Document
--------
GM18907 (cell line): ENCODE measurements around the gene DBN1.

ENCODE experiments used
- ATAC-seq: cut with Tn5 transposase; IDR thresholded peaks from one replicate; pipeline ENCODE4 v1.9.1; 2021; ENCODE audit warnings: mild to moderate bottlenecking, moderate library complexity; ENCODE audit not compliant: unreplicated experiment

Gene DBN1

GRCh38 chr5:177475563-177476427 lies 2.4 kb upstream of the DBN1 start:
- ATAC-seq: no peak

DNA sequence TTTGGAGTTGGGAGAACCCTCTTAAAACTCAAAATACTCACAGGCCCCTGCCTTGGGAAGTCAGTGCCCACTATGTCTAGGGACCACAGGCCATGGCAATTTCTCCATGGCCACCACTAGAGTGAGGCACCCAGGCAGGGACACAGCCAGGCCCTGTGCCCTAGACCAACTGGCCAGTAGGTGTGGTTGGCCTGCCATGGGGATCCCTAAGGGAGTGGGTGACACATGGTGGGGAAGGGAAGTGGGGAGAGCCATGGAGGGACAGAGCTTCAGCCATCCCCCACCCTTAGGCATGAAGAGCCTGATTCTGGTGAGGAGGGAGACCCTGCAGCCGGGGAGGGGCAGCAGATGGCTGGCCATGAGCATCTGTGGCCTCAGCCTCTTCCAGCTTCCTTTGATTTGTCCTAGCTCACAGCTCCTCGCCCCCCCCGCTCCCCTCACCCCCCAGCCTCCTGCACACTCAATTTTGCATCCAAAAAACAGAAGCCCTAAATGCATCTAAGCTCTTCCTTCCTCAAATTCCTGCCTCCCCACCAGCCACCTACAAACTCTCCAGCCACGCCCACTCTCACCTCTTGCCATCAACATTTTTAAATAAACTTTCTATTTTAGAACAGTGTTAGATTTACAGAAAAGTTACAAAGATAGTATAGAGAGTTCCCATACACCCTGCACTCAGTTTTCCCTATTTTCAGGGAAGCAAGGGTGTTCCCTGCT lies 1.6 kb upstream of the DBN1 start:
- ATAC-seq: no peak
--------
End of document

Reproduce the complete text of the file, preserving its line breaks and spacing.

GM18907 (cell line): ENCODE measurements around the gene DBN1.

ENCODE experiments used
- ATAC-seq: cut with Tn5 transposase; IDR thresholded peaks from one replicate; pipeline ENCODE4 v1.9.1; 2021; ENCODE audit warnings: mild to moderate bottlenecking, moderate library complexity; ENCODE audit not compliant: unreplicated experiment

Gene DBN1

GRCh38 chr5:177475563-177476427 lies 2.4 kb upstream of the DBN1 start:
- ATAC-seq: no peak

DNA sequence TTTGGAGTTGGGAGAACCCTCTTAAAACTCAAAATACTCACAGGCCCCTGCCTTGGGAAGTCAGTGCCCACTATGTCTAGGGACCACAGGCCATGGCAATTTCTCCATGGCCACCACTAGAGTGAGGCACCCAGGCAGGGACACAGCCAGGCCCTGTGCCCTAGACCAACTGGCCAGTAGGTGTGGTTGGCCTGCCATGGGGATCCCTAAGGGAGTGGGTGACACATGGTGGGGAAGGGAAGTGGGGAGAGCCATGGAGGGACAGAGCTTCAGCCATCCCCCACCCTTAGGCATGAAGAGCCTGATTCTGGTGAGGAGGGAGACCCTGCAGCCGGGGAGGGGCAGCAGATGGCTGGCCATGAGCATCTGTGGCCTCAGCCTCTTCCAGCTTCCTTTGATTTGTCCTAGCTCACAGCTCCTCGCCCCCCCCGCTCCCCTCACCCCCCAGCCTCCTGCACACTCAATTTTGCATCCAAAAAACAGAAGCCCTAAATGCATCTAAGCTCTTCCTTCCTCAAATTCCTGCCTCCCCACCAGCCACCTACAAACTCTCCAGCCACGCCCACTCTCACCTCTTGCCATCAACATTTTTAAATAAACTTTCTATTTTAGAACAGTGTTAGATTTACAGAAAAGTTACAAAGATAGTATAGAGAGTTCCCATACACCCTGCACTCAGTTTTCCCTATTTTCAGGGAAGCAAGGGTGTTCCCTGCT lies 1.6 kb upstream of the DBN1 start:
- ATAC-seq: no peak